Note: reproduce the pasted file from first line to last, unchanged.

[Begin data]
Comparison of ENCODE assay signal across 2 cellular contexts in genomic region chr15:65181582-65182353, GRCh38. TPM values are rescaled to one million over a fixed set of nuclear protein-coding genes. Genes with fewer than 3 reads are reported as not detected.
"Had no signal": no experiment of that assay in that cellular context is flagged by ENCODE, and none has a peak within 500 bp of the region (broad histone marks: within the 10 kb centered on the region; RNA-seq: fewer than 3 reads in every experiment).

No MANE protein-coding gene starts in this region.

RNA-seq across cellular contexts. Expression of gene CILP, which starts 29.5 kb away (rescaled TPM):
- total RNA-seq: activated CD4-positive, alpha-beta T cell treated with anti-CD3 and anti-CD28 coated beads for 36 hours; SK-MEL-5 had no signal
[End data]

Comparison of ENCODE assay signal across 2 cellular contexts in genomic region chr15:65181582-65182353, GRCh38. TPM values are rescaled to one million over a fixed set of nuclear protein-coding genes. Genes with fewer than 3 reads are reported as not detected.
"Had no signal": no experiment of that assay in that cellular context is flagged by ENCODE, and none has a peak within 500 bp of the region (broad histone marks: within the 10 kb centered on the region; RNA-seq: fewer than 3 reads in every experiment).

No MANE protein-coding gene starts in this region.

RNA-seq across cellular contexts. Expression of gene CILP, which starts 29.5 kb away (rescaled TPM):
- total RNA-seq: activated CD4-positive, alpha-beta T cell treated with anti-CD3 and anti-CD28 coated beads for 36 hours; SK-MEL-5 had no signal